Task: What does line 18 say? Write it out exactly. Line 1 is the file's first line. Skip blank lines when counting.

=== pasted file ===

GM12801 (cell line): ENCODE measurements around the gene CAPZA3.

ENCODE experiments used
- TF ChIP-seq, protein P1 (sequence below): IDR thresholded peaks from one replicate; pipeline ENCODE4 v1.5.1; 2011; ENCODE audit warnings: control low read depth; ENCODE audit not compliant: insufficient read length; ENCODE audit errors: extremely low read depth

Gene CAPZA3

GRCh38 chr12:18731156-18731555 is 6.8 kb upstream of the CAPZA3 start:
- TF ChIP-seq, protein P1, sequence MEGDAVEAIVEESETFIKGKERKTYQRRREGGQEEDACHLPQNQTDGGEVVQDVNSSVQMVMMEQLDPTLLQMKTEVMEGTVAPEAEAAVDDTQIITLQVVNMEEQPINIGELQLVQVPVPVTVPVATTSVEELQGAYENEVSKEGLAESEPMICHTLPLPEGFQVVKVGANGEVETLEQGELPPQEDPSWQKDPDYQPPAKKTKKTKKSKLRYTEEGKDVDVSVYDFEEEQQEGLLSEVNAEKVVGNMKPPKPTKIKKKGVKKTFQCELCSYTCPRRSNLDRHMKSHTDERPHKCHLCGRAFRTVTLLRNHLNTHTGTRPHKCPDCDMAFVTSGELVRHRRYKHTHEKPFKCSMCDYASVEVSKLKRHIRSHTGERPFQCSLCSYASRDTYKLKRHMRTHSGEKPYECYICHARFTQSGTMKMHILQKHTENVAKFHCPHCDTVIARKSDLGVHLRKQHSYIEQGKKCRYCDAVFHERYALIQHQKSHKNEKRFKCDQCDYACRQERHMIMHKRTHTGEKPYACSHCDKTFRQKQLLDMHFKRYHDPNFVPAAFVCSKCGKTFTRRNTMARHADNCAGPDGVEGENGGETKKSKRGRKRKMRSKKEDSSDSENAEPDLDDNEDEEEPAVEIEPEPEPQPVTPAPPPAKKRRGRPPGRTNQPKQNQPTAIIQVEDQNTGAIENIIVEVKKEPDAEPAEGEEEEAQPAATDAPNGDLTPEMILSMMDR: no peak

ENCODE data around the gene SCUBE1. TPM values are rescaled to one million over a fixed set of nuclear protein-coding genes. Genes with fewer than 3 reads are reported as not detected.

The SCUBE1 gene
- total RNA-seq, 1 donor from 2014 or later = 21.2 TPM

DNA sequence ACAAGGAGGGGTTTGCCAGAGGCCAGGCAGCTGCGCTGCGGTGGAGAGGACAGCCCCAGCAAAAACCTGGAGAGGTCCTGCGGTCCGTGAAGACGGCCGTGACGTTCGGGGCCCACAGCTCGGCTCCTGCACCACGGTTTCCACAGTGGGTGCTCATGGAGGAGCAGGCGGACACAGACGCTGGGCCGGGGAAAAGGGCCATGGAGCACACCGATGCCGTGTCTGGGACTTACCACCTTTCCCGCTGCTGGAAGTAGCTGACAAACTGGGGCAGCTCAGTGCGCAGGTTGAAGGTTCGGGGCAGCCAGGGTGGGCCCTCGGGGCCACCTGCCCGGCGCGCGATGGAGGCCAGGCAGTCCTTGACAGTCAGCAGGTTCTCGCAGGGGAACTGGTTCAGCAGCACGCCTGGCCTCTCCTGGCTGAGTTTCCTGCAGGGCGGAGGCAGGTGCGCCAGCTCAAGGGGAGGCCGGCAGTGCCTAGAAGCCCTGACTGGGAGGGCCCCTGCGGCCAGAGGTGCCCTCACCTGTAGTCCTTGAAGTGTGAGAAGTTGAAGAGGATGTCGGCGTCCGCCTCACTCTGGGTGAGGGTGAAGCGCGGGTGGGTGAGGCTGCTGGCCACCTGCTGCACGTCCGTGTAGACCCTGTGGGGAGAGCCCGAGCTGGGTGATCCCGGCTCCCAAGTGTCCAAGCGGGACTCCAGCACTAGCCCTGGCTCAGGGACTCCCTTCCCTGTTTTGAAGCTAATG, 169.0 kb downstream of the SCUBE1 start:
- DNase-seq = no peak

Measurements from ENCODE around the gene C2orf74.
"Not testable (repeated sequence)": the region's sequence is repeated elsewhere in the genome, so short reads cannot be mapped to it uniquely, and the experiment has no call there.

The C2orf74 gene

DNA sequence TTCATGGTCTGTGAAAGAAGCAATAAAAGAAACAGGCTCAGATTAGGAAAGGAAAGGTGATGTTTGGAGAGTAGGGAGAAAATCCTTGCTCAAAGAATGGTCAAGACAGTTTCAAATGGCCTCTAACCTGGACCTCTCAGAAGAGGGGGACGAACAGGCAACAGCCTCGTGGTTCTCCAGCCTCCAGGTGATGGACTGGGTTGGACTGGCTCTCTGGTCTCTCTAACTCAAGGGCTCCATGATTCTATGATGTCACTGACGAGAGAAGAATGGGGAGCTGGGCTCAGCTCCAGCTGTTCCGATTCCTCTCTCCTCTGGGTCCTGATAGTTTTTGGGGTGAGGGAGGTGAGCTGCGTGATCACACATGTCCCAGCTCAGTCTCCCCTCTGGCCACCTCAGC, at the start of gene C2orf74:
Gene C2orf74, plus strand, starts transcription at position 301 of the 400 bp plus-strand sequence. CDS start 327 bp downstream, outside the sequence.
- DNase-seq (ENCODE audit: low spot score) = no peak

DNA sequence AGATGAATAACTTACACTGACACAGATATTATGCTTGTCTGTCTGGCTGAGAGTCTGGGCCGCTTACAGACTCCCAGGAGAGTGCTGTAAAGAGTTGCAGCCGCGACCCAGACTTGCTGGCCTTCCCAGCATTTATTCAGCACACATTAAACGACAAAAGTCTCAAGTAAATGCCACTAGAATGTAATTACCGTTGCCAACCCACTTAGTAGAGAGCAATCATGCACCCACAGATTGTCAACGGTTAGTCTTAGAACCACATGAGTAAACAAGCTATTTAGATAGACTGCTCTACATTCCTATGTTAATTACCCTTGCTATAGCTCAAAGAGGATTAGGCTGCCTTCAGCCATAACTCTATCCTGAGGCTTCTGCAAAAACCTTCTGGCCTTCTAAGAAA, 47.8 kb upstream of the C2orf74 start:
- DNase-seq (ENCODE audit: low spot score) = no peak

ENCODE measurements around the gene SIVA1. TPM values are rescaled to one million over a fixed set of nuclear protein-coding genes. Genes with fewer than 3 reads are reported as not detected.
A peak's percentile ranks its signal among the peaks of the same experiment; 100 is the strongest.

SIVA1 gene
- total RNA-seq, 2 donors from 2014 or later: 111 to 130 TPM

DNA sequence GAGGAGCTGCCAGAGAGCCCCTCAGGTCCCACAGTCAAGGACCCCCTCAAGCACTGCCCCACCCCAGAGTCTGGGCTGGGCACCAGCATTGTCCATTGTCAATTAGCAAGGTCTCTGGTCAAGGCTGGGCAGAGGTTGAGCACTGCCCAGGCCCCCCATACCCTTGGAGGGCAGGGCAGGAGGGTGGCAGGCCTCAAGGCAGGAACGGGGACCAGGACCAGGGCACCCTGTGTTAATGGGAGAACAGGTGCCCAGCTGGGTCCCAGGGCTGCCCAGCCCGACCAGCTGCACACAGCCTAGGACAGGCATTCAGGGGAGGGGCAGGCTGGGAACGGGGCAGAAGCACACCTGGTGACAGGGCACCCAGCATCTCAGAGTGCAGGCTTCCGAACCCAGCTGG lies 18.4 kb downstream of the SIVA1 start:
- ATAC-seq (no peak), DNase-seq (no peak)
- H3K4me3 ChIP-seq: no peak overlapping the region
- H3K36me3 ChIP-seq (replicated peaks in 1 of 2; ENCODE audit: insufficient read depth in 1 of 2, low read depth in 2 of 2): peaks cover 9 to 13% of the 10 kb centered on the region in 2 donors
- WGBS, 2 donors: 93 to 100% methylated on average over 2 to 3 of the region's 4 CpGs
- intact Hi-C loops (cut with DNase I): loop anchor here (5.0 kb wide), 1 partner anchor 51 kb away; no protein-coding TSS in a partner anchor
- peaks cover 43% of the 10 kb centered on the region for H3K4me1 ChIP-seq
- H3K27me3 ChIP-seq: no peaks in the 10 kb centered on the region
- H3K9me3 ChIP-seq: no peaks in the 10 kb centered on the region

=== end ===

DNA sequence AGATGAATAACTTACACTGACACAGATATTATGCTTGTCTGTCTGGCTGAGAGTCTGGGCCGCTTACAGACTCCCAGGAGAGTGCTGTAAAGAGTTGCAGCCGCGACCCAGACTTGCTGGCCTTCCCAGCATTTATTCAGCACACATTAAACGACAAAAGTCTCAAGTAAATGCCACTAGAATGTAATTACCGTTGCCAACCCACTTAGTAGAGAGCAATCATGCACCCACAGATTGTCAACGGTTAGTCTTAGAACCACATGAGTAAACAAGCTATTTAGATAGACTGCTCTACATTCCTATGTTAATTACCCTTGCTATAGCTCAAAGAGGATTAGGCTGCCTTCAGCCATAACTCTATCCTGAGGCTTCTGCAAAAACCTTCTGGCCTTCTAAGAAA, 47.8 kb upstream of the C2orf74 start: